Shrinking space for Women’s Activism in Eastern Europe and Central Asia
Global Fund for Women brought together 85 activists in February from sister organizations and women’s funds in Europe & Central Asia for a meeting in Batumi, Georgia. In countries including Azerbaijan, Uzbekistan, Belarus, Kazakhstan, and Tajikistan, just to name a few, organizations working on human rights—especially around gender, sexual orientation, or reproductive rights—are being increasingly targeted and threatened.
According to many of the activists at the convening, Russia’s political situation has driven an environment in the region that criminalizes dissent, targeting human rights activists. They highlight that Russia’s influential policies have made it nearly impossible for foreign funders to support activists’ work in the region financially. Many other countries in the region are following Russia’s lead: “foreign agent” bills have been proposed in Kyrgyzstan, Tajikistan, Kazakhstan, and Azerbaijan.
Amid discussions of the common threats and increased scrutiny, the activists gathered in Batumi were committed to working together to find solutions. For nearly all of the activists in Batumi, the lack of funding is the most urgent issue arising out of the growing backlash against human rights organizations. Many emphasized that donors and funders need to be flexible with their funding to allow them to achieve and build on gains to push against the backlash.
More Women Leaders needed in EU’s Foreign Affairs
On the occasion of the International Women’s Day, the European Peacebuilding Liaison Office (EPLO) assessed the EU’s performance in promoting gender balance in leadership positions in the European External Action Service(EEAS).
EPLO welcomes the increase in the number of women appointed as heads of EU delegations (EUDs), and the appointments of two female heads of CSDP missions, and of the first EEAS Principal Advisor on Gender and the Implementation of UNSCR 1325. However, despite the efforts taken to date, the significant gender imbalance has still not been rectified.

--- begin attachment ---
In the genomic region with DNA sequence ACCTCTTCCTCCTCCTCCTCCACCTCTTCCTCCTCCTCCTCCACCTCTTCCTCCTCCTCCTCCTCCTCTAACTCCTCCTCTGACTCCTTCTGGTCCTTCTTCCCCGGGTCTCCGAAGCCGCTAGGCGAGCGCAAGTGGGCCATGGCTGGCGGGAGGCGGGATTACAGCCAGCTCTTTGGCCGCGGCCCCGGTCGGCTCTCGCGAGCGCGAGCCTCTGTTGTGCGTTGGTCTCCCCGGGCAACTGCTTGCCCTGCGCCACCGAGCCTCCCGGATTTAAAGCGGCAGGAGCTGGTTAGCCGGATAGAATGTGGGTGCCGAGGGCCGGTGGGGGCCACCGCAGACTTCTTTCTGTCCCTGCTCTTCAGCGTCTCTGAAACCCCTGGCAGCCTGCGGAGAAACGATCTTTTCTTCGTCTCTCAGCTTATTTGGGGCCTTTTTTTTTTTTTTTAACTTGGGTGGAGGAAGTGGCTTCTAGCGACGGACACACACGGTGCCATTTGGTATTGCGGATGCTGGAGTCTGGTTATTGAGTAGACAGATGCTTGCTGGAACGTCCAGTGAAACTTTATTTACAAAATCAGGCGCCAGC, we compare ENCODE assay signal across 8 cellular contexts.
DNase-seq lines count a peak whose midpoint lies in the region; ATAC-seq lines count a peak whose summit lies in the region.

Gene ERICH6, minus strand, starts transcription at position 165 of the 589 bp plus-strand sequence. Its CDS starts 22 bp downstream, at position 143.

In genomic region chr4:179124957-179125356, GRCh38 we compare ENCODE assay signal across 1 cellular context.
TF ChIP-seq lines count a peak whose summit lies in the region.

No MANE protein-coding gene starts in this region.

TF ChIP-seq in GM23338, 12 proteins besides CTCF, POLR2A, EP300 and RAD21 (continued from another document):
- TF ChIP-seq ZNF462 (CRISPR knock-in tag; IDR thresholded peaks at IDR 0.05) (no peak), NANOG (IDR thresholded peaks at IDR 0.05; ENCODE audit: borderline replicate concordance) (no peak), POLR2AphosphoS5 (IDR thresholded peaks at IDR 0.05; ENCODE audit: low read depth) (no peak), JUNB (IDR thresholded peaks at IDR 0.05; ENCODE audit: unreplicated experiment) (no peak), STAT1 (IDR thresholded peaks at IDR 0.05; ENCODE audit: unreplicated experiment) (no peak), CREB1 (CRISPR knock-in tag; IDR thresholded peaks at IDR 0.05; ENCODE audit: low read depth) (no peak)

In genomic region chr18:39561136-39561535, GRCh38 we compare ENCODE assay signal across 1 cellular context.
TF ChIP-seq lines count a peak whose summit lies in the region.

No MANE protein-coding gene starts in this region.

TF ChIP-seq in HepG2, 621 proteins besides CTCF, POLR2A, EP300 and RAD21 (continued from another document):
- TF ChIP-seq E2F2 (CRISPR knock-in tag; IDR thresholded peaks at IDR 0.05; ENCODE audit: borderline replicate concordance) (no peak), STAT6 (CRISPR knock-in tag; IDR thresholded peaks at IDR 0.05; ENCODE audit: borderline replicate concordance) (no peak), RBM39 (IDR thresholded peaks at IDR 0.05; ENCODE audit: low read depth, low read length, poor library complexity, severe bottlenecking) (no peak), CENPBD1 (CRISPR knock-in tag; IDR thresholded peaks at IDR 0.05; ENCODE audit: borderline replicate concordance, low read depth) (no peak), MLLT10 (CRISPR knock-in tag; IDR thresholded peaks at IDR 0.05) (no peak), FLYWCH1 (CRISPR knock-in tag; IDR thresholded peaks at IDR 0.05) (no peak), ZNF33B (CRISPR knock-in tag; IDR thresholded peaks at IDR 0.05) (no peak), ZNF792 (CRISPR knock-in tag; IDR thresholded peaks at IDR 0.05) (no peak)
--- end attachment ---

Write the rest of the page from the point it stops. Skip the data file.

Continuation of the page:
The responsibility for addressing this challenge lies both with the EEAS itself as well as with EU Member States.
New Campaign for female UN General Secretary
This campaign shows that women are underrepresented at all levels of diplomacy – from the Security Council with only one female ambassador to the fact that only 9% of negotiators in peace deals are women. The campaign calls on member states to demonstrate their commitment to gender equality in the only way that matters, by putting women at the negotiating tables and in the leadership roles in which they deserve to be.
The campaign will run from International Women’s Day until the General Assembly and the election of the next Secretary-General later this year.
Dutch minister Ploumen takes action following letter from women’s rights associations on the FLOW 2 programme
Many national, regional and global women’s rights networks and foundations had sent a letter to the Dutch Minister to express concern about the allocation of scare resources that will result in crippling the global women’s rights movement. In response minister Ploumen has pleded 5 million Euros extra for the coming five years that aims to support local feminist associations and groups in the South. Dutch embassies will invite them to send in proposals and will make a selection.